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Aberrant accumulation of NIK promotes tumorigenicity by dysregulating post-translational modifications in breast cancer

By Yusuke Hayashi, Jun Nakayama, Mizuki Yamamoto, Masashi Maekawa, Shinya Watanabe, Shigeki Higashiyama, Jun-ichiro Inoue, Yusuke Yamamoto, Kentaro Semba

Posted 28 Aug 2021
bioRxiv DOI: 10.1101/2021.08.27.457878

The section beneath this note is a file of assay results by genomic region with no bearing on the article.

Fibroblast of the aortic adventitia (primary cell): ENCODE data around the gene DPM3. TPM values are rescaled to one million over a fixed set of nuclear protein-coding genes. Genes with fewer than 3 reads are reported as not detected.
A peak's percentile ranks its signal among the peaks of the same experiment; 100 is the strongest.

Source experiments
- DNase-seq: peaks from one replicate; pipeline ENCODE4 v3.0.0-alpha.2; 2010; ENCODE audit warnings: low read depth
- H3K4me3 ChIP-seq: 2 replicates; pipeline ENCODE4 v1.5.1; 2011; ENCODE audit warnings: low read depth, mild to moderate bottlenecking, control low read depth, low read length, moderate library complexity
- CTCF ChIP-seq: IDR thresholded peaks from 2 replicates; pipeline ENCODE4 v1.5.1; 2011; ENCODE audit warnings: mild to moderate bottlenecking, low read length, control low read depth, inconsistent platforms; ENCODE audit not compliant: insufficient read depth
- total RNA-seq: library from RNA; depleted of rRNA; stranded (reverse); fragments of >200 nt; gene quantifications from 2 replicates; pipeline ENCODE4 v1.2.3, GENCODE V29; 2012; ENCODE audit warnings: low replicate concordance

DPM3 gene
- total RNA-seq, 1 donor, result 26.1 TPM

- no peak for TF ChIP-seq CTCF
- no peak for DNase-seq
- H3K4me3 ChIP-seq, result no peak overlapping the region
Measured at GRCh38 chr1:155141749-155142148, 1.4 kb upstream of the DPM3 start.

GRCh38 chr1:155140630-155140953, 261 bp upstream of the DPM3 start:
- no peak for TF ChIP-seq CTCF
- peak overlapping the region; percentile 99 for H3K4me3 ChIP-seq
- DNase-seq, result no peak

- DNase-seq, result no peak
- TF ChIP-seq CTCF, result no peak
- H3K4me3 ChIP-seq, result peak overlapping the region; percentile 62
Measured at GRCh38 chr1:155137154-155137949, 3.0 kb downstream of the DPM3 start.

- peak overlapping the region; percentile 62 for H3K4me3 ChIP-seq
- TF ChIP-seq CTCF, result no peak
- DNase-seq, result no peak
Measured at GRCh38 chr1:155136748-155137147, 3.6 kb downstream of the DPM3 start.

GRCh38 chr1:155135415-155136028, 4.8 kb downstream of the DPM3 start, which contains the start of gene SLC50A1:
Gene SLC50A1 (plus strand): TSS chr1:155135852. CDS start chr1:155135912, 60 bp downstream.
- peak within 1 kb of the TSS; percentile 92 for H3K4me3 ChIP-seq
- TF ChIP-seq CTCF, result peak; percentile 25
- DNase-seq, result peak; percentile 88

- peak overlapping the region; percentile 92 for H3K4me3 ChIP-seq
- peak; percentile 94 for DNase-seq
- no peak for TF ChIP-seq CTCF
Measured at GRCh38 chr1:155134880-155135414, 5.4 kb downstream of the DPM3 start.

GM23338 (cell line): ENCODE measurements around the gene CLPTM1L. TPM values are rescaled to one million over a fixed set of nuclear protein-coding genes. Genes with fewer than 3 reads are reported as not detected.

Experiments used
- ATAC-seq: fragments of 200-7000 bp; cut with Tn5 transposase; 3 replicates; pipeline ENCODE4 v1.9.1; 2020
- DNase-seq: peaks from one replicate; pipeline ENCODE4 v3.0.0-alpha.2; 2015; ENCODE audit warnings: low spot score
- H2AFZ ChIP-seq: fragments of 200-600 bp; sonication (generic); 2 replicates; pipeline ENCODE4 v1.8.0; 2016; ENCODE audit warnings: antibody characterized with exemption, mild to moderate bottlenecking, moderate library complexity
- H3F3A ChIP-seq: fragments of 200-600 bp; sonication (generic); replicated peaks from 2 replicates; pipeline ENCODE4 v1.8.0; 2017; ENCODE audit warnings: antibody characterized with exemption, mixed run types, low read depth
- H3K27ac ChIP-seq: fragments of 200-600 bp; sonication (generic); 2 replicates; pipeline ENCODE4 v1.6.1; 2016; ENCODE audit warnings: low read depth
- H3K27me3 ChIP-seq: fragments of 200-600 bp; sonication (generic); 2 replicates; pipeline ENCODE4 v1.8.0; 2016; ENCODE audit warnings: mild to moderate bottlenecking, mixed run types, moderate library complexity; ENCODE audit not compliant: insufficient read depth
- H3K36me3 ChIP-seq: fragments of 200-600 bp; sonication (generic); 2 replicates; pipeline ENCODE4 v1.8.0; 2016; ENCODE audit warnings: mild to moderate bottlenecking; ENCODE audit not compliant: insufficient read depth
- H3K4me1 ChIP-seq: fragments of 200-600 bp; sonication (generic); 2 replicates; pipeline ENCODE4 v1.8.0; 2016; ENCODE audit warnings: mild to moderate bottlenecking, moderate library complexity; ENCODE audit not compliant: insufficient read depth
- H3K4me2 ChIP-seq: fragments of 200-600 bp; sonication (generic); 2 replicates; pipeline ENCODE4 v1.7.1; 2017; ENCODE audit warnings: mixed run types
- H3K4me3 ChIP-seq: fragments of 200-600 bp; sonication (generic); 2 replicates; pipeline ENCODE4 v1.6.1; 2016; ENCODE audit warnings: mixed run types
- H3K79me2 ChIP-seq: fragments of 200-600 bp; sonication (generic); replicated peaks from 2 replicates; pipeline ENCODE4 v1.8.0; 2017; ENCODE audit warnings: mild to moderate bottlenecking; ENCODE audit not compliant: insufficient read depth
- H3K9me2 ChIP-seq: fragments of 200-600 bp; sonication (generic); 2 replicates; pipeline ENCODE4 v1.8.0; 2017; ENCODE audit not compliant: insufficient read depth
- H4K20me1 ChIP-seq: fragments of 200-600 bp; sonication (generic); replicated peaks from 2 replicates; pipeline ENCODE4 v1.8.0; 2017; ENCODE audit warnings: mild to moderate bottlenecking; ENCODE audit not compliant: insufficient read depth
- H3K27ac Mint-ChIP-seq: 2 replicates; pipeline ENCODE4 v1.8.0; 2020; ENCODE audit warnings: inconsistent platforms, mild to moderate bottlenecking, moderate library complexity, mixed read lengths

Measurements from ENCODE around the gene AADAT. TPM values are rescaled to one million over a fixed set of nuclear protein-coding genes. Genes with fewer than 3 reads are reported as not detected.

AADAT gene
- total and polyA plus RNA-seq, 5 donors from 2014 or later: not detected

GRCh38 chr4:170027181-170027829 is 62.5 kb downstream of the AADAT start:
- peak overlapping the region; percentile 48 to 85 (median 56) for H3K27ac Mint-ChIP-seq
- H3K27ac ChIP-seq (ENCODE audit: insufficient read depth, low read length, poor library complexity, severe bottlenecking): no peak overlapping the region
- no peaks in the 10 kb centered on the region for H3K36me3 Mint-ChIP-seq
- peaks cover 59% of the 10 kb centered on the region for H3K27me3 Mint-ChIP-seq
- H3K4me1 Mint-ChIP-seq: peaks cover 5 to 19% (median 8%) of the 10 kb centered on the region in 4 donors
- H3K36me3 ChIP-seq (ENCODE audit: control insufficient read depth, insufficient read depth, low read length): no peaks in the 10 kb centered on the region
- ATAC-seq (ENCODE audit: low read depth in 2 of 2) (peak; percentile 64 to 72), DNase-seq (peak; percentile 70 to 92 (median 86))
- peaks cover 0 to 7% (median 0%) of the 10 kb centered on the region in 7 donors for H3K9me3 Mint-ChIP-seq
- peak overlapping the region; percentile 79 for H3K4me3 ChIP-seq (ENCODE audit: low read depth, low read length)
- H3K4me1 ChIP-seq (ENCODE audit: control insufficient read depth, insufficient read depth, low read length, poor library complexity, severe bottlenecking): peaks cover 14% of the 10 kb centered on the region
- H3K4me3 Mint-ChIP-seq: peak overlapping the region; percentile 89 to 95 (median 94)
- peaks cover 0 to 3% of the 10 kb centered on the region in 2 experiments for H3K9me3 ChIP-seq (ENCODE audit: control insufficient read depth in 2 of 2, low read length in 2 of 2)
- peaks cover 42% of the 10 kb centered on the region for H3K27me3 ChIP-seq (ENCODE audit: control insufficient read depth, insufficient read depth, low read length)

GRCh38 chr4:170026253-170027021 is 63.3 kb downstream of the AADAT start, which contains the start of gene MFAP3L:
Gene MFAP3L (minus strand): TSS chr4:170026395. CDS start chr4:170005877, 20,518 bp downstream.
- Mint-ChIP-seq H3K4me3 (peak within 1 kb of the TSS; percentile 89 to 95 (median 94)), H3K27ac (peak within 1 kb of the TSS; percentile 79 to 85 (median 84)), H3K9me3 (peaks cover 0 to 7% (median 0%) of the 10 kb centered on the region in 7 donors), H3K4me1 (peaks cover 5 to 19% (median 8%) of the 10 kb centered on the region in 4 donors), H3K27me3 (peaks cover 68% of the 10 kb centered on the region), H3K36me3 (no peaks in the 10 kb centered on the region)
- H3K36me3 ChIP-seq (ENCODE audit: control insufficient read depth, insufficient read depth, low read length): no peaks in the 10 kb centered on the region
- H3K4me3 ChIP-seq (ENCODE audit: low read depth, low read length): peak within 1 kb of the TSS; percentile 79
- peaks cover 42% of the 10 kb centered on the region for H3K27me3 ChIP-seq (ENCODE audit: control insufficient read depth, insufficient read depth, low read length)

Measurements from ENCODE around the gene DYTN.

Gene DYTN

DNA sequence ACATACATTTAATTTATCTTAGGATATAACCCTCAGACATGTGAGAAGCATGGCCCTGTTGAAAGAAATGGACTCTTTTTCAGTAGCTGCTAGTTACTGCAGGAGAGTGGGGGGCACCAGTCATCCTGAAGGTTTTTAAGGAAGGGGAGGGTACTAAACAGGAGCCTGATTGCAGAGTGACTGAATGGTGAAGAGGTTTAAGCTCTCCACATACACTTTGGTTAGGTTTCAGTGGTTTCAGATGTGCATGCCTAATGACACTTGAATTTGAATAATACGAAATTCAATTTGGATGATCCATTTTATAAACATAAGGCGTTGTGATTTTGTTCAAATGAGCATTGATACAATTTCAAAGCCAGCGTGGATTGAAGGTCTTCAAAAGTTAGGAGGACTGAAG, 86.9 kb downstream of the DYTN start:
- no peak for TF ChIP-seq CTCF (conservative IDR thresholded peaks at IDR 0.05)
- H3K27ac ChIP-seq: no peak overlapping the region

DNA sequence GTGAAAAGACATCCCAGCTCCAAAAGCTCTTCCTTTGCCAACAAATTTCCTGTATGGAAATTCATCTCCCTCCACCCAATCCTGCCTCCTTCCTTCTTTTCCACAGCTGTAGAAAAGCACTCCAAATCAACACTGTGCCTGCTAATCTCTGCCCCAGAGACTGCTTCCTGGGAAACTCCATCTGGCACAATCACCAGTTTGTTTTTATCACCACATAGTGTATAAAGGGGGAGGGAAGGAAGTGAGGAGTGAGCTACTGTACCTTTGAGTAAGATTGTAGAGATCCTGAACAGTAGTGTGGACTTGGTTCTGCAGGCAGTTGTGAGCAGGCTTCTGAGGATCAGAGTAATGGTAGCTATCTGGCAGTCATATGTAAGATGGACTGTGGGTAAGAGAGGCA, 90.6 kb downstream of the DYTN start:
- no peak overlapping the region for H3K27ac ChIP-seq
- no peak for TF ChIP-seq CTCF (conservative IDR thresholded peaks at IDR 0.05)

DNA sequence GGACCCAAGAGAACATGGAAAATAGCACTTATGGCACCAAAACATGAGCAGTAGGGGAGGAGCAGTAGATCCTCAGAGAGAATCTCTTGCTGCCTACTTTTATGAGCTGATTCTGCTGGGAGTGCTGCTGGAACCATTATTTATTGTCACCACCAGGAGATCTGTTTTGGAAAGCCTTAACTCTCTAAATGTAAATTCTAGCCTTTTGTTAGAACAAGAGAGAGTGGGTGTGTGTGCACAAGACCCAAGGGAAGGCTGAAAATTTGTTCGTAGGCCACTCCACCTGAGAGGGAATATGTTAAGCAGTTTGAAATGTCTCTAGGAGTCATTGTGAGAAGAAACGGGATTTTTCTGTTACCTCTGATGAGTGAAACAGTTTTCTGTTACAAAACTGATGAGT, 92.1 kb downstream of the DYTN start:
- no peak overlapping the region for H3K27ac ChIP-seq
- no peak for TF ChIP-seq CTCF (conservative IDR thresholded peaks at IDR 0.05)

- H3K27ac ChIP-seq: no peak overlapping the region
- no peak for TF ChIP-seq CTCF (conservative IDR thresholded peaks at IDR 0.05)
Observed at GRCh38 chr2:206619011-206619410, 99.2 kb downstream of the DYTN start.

Post-translational modifications and mRNA translation are frequently altered in human cancers. However, investigations to understand their roles in the cancer progression mechanism remain insufficient. In this research, we explored protein levels altered by translational or post-translational regulation by analyzing transcriptome and western blotting data of the highly malignant breast cancer cell lines. From these analyses, NIK was found to be upregulated at the protein level to predominantly activate the non-canonical NF-{kappa}B pathway in a breast cancer cell line. Furthermore, the increase in NIK protein production was attributed to the dysregulation of ubiquitin-proteasome system caused by a decrease in the translation of cIAP1. NIK upregulation contributed to tumorigenicity by regulating the expression of inflammatory response-related genes. Collectively, our study suggests that NIK is post-translationally modified and has the potential to be a therapeutic target and diagnostic marker for breast cancer.

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